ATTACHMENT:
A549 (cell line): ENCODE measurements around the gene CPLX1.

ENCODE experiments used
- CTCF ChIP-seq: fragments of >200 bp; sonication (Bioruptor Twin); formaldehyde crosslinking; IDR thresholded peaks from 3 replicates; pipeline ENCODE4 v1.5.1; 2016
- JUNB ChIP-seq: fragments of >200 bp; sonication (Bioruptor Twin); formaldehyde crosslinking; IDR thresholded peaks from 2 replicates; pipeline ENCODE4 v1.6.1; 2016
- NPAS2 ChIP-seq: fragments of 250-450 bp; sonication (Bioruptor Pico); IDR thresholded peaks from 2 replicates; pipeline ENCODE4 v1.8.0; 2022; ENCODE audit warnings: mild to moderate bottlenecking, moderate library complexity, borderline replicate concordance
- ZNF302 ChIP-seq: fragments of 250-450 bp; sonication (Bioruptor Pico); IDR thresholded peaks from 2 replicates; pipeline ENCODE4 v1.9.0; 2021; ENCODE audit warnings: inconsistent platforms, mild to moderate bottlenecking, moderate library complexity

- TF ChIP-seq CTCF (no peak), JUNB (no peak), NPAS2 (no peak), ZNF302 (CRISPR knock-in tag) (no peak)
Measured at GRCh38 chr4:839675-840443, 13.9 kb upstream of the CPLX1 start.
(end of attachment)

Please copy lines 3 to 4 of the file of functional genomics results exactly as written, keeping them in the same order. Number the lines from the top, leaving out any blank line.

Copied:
- CTCF ChIP-seq: fragments of >200 bp; sonication (Bioruptor Twin); formaldehyde crosslinking; IDR thresholded peaks from 3 replicates; pipeline ENCODE4 v1.5.1; 2016
- JUNB ChIP-seq: fragments of >200 bp; sonication (Bioruptor Twin); formaldehyde crosslinking; IDR thresholded peaks from 2 replicates; pipeline ENCODE4 v1.6.1; 2016